b(uh , vh ) = 0,
1

(µuh ’ βuh )vh dx. The bilinear form b(·, ·) coincides
where b(uh , vh ) =
0
with the corresponding one in (12.73) when µ and β are constant.
Taking vh as a test function the generic basis function •i , (12.72) yields
1 1

i = 1, . . . , n ’ 1.
µuh •i dx + βuh •i dx = 0
0 0
n
Setting uh (x) = j=0 uj •j (x), and noting that supp(•i ) = [xi’1 , xi+1 ] the
above integral, for i = 1, . . . , n ’ 1, reduces to
® 
xi+1 xi+1
xi

µ °ui’1 •i •i+1 dx»
2
•i’1 •i dx + ui (•i ) dx + ui+1
® 
xi’1 xi’1 xi
xi+1 xi+1
xi

+β °ui’1 •i+1 •i dx» = 0.
•i’1 •i dx + ui •i •i dx + ui+1
xi’1 xi’1 xi

Assuming a uniform partition of [0, 1] with xi = xi’1 + h for i = 1, . . . , n,
h = 1/n, and noting that •j (x) = h if xj’1 ¤ x ¤ xj , •j (x) = ’ h if
1 1

xj ¤ x ¤ xj+1 , we deduce that
µ 1
(’ui’1 + 2ui ’ ui+1 ) + β (ui+1 ’ ui’1 ) = 0, i = 1, . . . , n ’ 1.
h 2
(12.75)
12.5 Advection-Di¬usion Equations 563

Multiplying by h/µ and de¬ning the local P´clet number to be
e

|β|h
Pe =

we ¬nally obtain

(Pe ’ 1) ui+1 + 2ui ’ (Pe + 1) ui’1 = 0. i = 1, . . . , n ’ 1. (12.76)

This is a linear di¬erence equation which admits a solution of the form
ui = A1 ρi + A2 ρi for suitable constants A1 , A2 (see Section 11.4), where
1 2
ρ1 and ρ2 are the two roots of the following characteristic equation

(Pe ’ 1) ρ2 + 2ρ ’ (Pe + 1) = 0.

±
Thus
√ 1 + Pe
’1 ± 1 + Pe2 ’ 1  ,
1 ’ Pe
ρ1,2 = =
 1.
Pe ’ 1

Imposing the boundary conditions at x = 0 and x = 1 gives
n
A1 = 1/(1 ’ ), A2 = ’A1 ,
1+Pe
1’Pe

so that the solution of (12.76) is
i n
1 + Pe 1 + Pe
1’ / 1’
ui = i = 0, . . . , n.
1 ’ Pe 1 ’ Pe

We notice that if Pe > 1, a power with a negative base appears at the
numerator which gives rise to an oscillating solution. This is clearly visible
in Figure 12.7 where for several values of the local P´clet number, the
e
solution of (12.76) is compared with the exact solution (sampled at the
mesh nodes) corresponding to a value of the global P´clet equal to 50.
e
The simplest remedy for preventing the oscillations consists of choosing
a su¬ciently small mesh stepsize h in such a way that Pe < 1. However this
approach is often impractical: for example, if β = 1 and µ = 5 · 10’5 one
should take h < 10’4 which amounts to dividing [0, 1] into 10000 subin-
tervals, a strategy that becomes unfeasible when dealing with multidimen-
sional problems. Other strategies can be pursued, as will be addressed in
the next sections.


12.5.2 The Relationship between Finite Elements and Finite
Di¬erences; the Numerical Viscosity
To examine the behaviour of the ¬nite di¬erence method (FD) when applied
to the solution of advection-di¬usion problems and its relationship with the
564 12. Two-Point Boundary Value Problems

1




0.5




0




’0.5


0.75 0.8 0.85 0.9 0.95 1



FIGURE 12.7. Finite di¬erence solution of the advection-di¬usion problem
(12.70) (with Pegl = 50) for several values of the local P´clet number. Solid
e
line: exact solution, dot-dashed line: Pe = 2.63, dotted line: Pe = 1.28, dashed
line: Pe = 0.63

¬nite element method (FE), we again consider the one-dimensional problem
(12.70) with a uniform meshsize h.
To ensure that the local discretization error is of second order we approx-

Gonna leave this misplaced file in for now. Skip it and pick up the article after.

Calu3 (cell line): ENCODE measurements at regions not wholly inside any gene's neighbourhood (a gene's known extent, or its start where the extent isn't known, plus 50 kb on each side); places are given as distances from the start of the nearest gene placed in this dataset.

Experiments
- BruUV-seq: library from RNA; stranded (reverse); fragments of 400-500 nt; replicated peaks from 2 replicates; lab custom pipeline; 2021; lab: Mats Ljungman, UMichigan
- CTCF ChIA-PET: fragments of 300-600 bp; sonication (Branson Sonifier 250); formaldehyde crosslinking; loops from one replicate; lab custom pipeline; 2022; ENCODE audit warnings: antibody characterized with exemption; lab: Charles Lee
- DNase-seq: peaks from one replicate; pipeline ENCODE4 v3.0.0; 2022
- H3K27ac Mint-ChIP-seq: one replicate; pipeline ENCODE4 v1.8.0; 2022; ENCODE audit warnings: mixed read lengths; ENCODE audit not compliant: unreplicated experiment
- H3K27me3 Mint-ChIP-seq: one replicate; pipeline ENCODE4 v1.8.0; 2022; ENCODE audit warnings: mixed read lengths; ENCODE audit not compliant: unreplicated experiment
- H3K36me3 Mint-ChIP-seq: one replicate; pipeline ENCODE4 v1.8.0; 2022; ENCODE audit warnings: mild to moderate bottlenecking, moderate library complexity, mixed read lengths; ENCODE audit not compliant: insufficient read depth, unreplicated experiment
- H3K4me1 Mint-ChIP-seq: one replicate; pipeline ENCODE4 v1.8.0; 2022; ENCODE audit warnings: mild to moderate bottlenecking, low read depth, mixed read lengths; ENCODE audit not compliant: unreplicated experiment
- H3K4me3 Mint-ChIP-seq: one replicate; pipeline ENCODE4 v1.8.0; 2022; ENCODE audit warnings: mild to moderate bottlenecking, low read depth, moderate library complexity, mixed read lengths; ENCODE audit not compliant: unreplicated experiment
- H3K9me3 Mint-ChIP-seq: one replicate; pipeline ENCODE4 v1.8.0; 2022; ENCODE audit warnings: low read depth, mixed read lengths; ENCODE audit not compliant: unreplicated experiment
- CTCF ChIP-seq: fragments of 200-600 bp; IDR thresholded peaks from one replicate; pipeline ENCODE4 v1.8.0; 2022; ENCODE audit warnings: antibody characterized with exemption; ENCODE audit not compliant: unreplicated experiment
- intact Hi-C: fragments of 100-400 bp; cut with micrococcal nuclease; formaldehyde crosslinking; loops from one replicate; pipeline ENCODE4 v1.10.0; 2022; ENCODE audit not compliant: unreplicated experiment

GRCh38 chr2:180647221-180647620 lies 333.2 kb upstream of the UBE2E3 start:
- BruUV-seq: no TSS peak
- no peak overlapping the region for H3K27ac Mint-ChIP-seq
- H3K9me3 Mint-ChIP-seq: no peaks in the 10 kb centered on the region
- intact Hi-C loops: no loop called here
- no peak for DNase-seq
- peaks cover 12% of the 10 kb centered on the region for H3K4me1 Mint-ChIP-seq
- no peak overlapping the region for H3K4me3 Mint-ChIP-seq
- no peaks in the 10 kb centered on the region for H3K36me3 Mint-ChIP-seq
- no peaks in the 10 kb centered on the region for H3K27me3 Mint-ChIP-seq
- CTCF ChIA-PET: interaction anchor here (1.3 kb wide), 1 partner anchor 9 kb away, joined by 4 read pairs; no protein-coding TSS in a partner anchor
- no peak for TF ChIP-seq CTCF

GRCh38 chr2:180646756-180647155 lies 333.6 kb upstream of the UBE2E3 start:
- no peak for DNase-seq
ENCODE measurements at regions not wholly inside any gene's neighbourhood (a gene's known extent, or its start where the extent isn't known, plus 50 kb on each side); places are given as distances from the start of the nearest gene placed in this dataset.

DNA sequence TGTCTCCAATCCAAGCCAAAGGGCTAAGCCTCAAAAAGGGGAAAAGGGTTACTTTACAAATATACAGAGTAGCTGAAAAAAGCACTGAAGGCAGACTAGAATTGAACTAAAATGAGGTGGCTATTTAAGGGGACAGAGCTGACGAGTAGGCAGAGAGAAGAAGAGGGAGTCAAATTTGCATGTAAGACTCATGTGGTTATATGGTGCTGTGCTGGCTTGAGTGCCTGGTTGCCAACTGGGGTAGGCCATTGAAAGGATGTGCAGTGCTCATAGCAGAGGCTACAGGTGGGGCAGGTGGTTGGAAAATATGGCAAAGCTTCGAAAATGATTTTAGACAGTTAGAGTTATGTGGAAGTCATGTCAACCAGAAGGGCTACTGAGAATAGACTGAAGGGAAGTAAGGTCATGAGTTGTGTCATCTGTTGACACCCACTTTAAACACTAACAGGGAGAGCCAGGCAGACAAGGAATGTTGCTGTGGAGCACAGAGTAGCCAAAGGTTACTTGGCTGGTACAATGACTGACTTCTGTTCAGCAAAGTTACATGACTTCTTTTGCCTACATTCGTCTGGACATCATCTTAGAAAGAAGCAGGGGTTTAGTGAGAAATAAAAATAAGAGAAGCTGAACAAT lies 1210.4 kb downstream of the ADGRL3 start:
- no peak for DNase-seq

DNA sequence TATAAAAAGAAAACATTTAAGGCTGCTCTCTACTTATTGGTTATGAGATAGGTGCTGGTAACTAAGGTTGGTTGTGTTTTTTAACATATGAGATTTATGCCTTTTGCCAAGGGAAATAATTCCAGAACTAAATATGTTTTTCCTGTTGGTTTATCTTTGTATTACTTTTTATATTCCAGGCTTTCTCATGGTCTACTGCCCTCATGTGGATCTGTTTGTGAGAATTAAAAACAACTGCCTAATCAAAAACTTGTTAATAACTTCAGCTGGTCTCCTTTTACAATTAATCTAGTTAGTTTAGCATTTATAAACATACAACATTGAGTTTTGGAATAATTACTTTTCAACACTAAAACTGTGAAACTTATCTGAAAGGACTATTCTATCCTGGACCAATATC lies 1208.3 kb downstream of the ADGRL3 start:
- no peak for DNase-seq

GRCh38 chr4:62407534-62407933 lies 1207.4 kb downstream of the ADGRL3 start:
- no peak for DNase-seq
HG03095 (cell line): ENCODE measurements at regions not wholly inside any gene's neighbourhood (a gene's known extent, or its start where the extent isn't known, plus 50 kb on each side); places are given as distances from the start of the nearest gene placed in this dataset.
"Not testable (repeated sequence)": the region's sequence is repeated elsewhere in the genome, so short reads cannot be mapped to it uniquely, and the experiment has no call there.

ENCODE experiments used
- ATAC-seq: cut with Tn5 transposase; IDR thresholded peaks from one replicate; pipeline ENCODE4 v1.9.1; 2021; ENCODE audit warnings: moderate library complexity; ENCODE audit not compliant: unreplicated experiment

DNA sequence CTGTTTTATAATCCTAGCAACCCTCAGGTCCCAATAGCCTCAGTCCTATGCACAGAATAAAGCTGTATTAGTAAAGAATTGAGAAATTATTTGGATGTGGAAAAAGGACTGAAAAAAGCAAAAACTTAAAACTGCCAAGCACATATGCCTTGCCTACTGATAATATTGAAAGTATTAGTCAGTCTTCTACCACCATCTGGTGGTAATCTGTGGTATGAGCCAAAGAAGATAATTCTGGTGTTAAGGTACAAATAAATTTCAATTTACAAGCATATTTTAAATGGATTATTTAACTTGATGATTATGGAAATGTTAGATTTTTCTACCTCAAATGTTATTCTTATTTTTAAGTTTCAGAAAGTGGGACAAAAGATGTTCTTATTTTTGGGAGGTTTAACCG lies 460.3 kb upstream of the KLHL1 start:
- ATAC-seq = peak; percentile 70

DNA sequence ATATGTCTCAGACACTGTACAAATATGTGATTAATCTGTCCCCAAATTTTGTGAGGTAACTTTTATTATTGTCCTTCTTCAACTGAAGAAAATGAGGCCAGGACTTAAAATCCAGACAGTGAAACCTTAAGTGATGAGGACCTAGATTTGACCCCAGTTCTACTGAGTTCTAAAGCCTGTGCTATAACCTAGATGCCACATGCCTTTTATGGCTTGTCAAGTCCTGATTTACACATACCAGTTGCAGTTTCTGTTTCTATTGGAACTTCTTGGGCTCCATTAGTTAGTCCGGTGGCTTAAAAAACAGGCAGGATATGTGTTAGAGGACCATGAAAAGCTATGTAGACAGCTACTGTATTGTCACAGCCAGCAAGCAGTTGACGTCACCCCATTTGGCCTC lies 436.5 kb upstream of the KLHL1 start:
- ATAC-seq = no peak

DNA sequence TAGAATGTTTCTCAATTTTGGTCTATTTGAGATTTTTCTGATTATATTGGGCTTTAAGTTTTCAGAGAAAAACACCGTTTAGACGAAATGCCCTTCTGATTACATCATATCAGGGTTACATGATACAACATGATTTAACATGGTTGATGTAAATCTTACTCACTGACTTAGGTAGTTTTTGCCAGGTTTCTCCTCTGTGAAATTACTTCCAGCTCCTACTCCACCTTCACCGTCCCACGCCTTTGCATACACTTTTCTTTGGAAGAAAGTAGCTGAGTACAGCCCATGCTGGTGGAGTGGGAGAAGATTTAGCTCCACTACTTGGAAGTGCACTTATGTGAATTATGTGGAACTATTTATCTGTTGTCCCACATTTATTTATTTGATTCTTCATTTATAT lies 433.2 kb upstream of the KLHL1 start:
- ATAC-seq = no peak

imate u (xi ) and u (xi ), i = 1, . . . , n ’ 1, by the centred ¬nite di¬erences
(10.61) and (10.65) respectively (see Section 10.10.1). We obtain the fol-
lowing FD problem
±
 ’µ ui+1 ’ 2ui + ui’1 + β ui+1 ’ ui’1 = 0, i = 1, . . . , n ’ 1
h2 (12.77)
2h
 u = 0, u = 1.
0 n

If we multiply by h for every i = 1, . . . , n ’ 1, we obtain exactly the same
equation (12.75) that was obtained using piecewise linear ¬nite elements.
The equivalence between FD and FE can be pro¬tably employed to de-
vise a cure for the oscillations arising in the approximate solution of (12.75)
when the local P´clet number is larger than 1. The important observation
e
here is that the instability in the FD solution is due to the fact that the
discretization scheme is a centred one. A possible remedy consists of ap-
proximating the ¬rst derivative by a one-sided ¬nite di¬erence according
to the direction of the transport ¬eld. Precisely, we use the backward dif-
ference if the convective coe¬cient β is positive and the forward di¬erence
otherwise. The resulting scheme when β > 0 is
ui+1 ’ 2ui + ui’1 ui ’ ui’1
’µ i = 1, . . . , n ’ 1
+β =0 (12.78)
h2 h
which, for µ = 0 reduces to ui = ui’1 and therefore yields the desired
constant solution of the limit problem βu = 0. This one-side discretization
12.5 Advection-Di¬usion Equations 565

of the ¬rst derivative is called upwind di¬erencing: the price to be paid for
the enhanced stability is a loss of accuracy since the upwind ¬nite di¬erence
introduces a local discretization error of O(h) and not of O(h2 ) as happens
using centred ¬nite di¬erences.
Noting that
ui ’ ui’1 ui+1 ’ ui’1 h ui+1 ’ 2ui + ui’1

= ,
h2
h 2h 2
the upwind ¬nite di¬erence can be interpreted as the sum of a centred ¬nite
di¬erence approximating the ¬rst derivative and of a term proportional to
the discretization of the second-order derivative. Consequently, (12.78) is
equivalent to
ui+1 ’ 2ui + ui’1 ui+1 ’ ui’1
’µh i = 1, . . . , n ’ 1 (12.79)
+β =0
h2 2h
where µh = µ(1 + Pe). This amounts to having replaced the di¬erential
equation (12.72) with the perturbed one

’µh u + βu = 0, (12.80)

then using centred ¬nite di¬erences to approximate both u and u . The
perturbation
βh
’µ Pe u = ’ u (12.81)
2
is called the numerical viscosity (or arti¬cial di¬usion). In Figure 12.8
a comparison between centred and upwinded discretizations of problem
(12.72) is shown.
More generally, we can resort to a centred scheme of the form (12.80)
with the following viscosity

µh = µ(1 + φ(Pe)) (12.82)

where φ is a suitable function of the local P´clet number satisfying
e

lim φ(t) = 0.
t’0+

Notice that when φ(t) = 0 for all t, one recovers the centred ¬nite di¬erence
method (12.77), while if φ(t) = t the upwind ¬nite di¬erence scheme (12.78)
(or, equivalently, (12.79)) is obtained. Other choices are admissible as well.
For instance, taking

φ(t) = t ’ 1 + B(2t) (12.83)

where B(t) is the Bernoulli function de¬ned as B(t) = t/(et ’ 1) for t = 0
and B(0) = 1, yields the so called exponential ¬tting ¬nite di¬erence scheme
which is also well known as the Scharfetter-Gummel (SG) method [SG69].
566 12. Two-Point Boundary Value Problems

1.2



1